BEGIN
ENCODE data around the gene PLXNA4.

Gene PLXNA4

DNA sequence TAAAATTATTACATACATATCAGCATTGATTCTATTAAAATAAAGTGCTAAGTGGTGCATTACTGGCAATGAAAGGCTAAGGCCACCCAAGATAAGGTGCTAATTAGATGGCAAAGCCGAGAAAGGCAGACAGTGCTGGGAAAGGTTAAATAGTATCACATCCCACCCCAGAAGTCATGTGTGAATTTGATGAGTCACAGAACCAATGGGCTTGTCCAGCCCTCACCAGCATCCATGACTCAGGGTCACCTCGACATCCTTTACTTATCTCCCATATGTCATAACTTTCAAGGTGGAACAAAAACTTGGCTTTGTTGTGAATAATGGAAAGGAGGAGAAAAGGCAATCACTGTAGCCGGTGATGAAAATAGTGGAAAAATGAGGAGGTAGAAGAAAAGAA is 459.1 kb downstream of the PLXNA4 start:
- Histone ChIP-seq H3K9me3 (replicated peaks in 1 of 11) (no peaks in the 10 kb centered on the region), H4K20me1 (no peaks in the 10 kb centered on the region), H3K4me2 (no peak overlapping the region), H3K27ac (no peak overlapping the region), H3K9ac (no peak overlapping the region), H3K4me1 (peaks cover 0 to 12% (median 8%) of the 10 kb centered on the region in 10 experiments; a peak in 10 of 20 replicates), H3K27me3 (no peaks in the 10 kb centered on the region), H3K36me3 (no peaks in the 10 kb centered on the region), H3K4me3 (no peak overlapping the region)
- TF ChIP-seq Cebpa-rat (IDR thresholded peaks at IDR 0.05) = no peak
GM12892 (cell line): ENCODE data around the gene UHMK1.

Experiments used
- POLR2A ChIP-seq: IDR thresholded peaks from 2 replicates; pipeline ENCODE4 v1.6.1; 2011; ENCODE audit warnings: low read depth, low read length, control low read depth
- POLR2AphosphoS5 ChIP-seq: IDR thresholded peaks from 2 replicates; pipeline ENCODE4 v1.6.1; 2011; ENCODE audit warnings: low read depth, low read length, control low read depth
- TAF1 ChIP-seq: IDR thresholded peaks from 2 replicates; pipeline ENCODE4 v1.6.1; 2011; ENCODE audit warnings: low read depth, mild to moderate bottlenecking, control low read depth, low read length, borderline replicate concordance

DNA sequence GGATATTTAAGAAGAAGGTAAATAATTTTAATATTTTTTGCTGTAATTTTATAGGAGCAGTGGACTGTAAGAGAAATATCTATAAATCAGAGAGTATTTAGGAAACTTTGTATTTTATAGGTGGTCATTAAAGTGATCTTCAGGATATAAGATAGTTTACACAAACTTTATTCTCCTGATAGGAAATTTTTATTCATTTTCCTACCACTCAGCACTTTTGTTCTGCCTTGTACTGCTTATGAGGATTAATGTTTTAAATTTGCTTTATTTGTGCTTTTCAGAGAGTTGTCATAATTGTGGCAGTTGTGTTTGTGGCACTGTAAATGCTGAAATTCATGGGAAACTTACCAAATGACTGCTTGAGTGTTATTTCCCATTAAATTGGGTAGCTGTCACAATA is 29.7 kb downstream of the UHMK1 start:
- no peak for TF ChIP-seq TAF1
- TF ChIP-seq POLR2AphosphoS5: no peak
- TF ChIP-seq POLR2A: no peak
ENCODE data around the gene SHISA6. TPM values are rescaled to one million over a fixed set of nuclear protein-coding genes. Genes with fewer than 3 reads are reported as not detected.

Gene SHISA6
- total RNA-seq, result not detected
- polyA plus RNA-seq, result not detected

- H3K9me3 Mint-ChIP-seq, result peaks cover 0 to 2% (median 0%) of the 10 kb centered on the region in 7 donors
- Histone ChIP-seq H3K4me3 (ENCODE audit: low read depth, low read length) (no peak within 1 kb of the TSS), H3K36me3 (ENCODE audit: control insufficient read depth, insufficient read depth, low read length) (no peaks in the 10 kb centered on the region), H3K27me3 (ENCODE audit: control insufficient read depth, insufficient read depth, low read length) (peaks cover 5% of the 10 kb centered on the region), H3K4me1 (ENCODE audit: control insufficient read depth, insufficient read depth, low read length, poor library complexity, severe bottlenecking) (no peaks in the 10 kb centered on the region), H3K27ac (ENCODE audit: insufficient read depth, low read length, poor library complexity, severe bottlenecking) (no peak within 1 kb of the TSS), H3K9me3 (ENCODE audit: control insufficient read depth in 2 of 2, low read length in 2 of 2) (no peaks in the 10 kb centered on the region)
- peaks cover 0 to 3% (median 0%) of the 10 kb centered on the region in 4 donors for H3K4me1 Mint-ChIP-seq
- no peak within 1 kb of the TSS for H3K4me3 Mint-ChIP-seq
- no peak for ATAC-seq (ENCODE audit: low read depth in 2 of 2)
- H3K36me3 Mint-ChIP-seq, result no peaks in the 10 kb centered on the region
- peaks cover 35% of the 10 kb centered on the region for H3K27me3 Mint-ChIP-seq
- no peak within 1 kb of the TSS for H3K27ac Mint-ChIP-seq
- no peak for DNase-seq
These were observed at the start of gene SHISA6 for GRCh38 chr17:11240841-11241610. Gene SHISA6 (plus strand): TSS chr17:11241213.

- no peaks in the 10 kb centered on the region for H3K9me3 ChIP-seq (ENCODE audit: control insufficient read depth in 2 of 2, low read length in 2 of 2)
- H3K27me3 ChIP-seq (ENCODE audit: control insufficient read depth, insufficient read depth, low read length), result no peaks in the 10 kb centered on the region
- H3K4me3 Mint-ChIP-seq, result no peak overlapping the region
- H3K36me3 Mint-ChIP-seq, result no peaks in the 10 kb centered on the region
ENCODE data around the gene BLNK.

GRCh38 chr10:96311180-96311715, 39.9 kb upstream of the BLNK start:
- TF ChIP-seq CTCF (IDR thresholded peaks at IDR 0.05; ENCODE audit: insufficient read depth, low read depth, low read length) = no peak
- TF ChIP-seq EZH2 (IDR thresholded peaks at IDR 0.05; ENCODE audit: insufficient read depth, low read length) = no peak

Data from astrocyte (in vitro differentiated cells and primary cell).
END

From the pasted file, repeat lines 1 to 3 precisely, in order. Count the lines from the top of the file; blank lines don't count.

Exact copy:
ENCODE data around the gene PLXNA4.

Gene PLXNA4

DNA sequence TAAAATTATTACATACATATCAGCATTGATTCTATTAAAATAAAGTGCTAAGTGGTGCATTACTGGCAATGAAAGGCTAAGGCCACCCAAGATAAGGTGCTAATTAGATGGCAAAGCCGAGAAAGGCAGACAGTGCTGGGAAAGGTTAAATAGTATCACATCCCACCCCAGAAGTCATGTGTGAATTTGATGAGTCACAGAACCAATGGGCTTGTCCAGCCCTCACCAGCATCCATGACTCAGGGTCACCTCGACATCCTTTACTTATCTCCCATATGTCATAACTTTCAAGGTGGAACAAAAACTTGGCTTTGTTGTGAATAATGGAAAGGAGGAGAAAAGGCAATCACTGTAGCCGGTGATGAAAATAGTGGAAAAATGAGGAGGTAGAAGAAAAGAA is 459.1 kb downstream of the PLXNA4 start: